Accusations of using fillers: Whether product promotion or informational website, the term "filler" is a popular topic of scorn. Many petfood packages make bold statements that their recipe "contains no fillers," has "no added fillers," or never uses "cheap fillers." Clearly the message is that these things called "fillers" are bad news and should be avoided. But, is this a legitimate warning or are we unwittingly being sensitized to select against a broad category of potentially beneficial ingredients?
What gets classified as a "filler" is up to whomever makes the statement because it isn't a defined ingredient term by any regulatory body or nutrition text. This ambiguity seems to be an insidious asset. "No fillers" has become a throw-away phrase meant to play on our perceptions and fears of being cheated and harmed. Sure, no one wants to be cheated and we most certainly don't want to use harmful ingredients in our pets' food. But this simple phrase being used to stratify good from better and better from best has created confusion for consumers and tainted the reputation of some very functional and high-quality ingredients.
Defining fillers: So, what exactly is a "filler" and why is everyone trying to warn us away? The implication from the market, based on an informal survey of claims and blogs, is that they are supposedly cheap and only good for petfood company profits, they are devoid of nutrients, they are used to make the pet feel full, and they contain toxic elements.
Digging a bit further back in history, the term "filler" was common slang used to describe an entire category of secondary products from grain milling typically fed back through livestock diets. The list would include things like hulls, husks, chaff, cleanings, weeds, dust and stalks. Interestingly, these items are specifically defined ingredient parts that one could actually claim their food does or does not possess. With a few exceptions, these items haven't been used in mainstream petfoods for decades.
On the other end of the spectrum, ingredients like rice bran, tomato pomace, beet pulp, soy hulls and pea fiber have been derided by some as fillers. To this we can take exception. These are quality ingredients intentionally added to petfoods as an aid to digestion, enhanced satiety, reduced caloric density, healthy colonic fermentation and stool consistency. Most of these items are well supported with significant research and documentation to be beneficial, safe and effective.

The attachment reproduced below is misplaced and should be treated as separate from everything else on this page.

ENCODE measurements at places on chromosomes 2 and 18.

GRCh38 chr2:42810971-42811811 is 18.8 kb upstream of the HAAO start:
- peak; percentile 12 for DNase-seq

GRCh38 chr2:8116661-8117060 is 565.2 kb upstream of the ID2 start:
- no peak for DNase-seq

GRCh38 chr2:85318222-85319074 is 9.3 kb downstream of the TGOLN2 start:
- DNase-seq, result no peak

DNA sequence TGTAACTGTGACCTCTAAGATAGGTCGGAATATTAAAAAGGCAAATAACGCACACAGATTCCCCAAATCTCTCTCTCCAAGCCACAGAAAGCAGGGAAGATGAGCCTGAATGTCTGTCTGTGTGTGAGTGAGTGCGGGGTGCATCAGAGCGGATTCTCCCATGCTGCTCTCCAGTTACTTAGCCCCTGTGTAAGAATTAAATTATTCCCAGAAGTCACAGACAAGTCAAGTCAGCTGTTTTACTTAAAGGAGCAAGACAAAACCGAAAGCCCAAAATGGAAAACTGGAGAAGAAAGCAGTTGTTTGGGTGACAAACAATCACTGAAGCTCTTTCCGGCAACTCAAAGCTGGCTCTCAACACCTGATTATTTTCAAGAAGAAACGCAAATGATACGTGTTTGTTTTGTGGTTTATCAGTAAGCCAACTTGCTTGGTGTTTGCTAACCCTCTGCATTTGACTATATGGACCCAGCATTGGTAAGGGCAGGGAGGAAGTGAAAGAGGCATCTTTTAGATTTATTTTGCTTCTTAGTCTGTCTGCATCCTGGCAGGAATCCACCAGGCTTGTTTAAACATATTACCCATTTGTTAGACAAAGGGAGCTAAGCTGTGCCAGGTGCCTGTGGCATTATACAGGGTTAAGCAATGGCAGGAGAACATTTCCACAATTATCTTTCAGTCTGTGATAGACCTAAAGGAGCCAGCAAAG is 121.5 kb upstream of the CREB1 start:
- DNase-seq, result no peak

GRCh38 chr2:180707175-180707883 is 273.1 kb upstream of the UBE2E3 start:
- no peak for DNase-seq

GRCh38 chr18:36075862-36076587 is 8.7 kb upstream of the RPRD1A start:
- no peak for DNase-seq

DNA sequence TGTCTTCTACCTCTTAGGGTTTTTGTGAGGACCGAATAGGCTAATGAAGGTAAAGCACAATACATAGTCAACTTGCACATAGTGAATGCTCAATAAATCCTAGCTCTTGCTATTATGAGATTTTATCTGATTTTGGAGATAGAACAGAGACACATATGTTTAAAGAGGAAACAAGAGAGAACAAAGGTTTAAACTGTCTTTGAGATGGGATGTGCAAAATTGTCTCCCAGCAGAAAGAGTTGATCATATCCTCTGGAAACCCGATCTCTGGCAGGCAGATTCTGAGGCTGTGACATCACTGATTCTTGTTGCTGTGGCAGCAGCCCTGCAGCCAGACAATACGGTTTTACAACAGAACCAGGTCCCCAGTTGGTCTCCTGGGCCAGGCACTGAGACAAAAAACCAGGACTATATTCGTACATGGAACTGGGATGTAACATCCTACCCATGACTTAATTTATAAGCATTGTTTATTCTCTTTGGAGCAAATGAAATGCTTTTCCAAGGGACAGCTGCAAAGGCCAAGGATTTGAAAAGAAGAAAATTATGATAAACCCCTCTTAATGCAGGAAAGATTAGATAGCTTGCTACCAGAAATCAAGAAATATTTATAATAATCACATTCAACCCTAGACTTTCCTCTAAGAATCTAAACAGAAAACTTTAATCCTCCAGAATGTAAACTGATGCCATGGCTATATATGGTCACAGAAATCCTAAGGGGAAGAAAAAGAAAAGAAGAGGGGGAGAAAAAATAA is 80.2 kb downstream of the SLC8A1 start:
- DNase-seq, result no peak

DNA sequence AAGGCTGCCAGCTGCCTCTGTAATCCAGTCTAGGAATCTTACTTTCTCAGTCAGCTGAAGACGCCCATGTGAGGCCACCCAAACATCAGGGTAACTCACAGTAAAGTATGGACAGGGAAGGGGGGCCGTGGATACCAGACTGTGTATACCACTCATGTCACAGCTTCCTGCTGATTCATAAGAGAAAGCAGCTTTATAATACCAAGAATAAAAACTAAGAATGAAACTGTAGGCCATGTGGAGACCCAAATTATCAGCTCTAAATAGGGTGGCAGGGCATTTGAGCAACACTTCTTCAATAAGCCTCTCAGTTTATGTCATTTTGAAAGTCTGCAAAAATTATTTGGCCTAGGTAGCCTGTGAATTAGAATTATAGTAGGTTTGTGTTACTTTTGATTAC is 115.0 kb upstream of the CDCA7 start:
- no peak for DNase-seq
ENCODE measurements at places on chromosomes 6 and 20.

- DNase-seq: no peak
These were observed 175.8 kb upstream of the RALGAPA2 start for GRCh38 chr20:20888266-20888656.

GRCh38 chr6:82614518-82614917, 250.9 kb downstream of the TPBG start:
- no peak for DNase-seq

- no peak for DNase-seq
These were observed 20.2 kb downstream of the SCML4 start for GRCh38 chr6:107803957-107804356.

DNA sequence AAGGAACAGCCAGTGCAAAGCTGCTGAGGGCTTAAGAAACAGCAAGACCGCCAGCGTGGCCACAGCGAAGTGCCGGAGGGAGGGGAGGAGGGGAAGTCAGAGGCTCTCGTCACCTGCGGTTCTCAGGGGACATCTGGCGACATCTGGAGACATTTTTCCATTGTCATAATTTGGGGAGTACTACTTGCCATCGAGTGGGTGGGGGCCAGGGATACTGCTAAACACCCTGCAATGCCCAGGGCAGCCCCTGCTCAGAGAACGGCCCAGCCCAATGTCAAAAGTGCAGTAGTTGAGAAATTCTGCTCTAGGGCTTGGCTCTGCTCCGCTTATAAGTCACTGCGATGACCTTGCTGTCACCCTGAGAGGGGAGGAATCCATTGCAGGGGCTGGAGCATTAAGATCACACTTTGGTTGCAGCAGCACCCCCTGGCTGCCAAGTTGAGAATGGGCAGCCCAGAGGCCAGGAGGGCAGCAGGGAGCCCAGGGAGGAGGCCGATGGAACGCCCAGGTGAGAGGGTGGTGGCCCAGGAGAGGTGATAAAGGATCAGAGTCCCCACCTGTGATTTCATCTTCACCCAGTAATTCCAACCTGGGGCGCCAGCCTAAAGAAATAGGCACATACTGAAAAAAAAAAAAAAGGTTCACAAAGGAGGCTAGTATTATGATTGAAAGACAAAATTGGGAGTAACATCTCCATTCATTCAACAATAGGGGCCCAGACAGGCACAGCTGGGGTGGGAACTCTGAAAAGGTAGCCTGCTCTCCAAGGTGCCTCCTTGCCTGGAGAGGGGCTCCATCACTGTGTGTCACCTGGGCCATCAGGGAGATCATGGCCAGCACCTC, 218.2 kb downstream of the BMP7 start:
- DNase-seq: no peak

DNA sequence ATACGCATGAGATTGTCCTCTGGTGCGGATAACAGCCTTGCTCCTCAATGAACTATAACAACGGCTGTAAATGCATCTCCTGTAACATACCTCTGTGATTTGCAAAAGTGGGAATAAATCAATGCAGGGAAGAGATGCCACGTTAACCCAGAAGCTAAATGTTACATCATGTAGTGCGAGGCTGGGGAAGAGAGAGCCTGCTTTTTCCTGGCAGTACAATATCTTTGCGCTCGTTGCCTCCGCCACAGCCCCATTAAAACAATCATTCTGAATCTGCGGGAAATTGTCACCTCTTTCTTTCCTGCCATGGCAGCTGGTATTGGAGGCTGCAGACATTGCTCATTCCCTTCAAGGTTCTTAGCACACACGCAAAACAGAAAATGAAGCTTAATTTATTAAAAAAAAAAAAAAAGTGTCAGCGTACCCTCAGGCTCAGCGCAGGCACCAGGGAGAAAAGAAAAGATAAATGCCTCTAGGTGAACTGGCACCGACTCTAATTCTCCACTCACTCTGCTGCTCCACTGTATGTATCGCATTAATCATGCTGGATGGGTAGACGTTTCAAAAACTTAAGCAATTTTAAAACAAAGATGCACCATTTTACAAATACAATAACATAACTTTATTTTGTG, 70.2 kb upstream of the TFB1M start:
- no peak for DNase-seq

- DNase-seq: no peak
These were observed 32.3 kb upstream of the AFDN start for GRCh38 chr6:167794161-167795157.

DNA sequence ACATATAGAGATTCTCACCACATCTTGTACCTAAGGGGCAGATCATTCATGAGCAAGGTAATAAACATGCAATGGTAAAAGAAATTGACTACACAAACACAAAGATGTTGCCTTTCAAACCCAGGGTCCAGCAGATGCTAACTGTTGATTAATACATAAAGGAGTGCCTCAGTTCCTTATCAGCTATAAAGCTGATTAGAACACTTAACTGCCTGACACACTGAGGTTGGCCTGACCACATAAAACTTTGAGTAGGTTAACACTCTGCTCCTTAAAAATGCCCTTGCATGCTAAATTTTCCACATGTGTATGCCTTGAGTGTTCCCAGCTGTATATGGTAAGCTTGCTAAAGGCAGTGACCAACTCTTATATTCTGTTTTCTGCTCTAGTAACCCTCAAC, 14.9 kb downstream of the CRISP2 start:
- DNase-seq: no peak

Real utility to fillers: There is another little-discussed and not-well-understood need that a "filler" might play. If we adopt the working definition that a filler is used to fill or make full, then in the world of formulation, a filler could help us achieve a full measure-100%- once the targeted ingredients are included to meet the required nutrient parameters. What most people don't realize is that there is always room leftover in a commercial formula once we meet the animal's essential needs.
In dry foods, we commonly use some type of carbohydrate (starch or fiber) and in canned foods it is often water that fills this gap. In either case it is important that we use some type of ingredient that does not disrupt the delicate nutrient balance we have worked hard to achieve. The purist "home prepared" folks might take exception and proclaim that they don't use fillers, but what they don't realize is their foods are typically over-formulated for the animal's needs and can lead to nutritional imbalances detrimental to the animal's health. So, to appropriate the clichÃ©, less is more (healthy).
This takes us to the next thought along those lines. Fillers are often accused of being devoid of nutrition. With over 30% of dogs and cats overweight or obese, more nutrient dense food is not necessarily the best direction to help us gain some measure of control. At the root of the challenge is not the nutritional composition of the food, but rather managing portion control by pet owners. Most people just can't effectively limit food to their pets. So, by using a selection of ingredients that help dilute the caloric density of the diet we can provide real help in managing calorie consumption. This is a perfect role for ingredients like cellulose and peanut hulls that are almost nutritionally inert. But, critics have described these ingredients to the market as fillers.
Other concerns with fillers: Some would point out that "fillers" can cause allergies. To that the simple answer is: no more than their source or origin. For instance, wheat bran would be no more allergenic than wheat, rice bran no more than rice and soy hulls no more than soybeans. If the dog or cat is truly allergic to an ingredient in their diet, then an elimination diet regime should be conducted in order to determine the true antigen and then avoid that ingredient.
There are also claims that "fillers" are unsafe because they've been involved in recalls. The ingredients that have been swept into this thread of reasoning and branded as "fillers" are things like corn and wheat midds which were contaminated by naturally occurring mold toxins (mycotoxins) like vomitoxin and aflatoxin. But quality issues can happen with any ingredient. The important thing is rigorous quality control and supply stream management, not name-calling.
Giving their full measure: Fillers are assumed to be cheap; however, the ingredients often accused of falling into this category can be quite pricey (e.g., cellulose) and may increase, not decrease, the cost of the food. So in the end, the only real cheap filler used in modern petfood may be name-calling and cynicism. These fill the information void and create fear and doubt about an undefined ingredient category, when in point of fact the oft-maligned ingredients characterized as fillers may actually be valuable tools to help us better manage the nutritional composition of pet diets and still give the customer their full measure.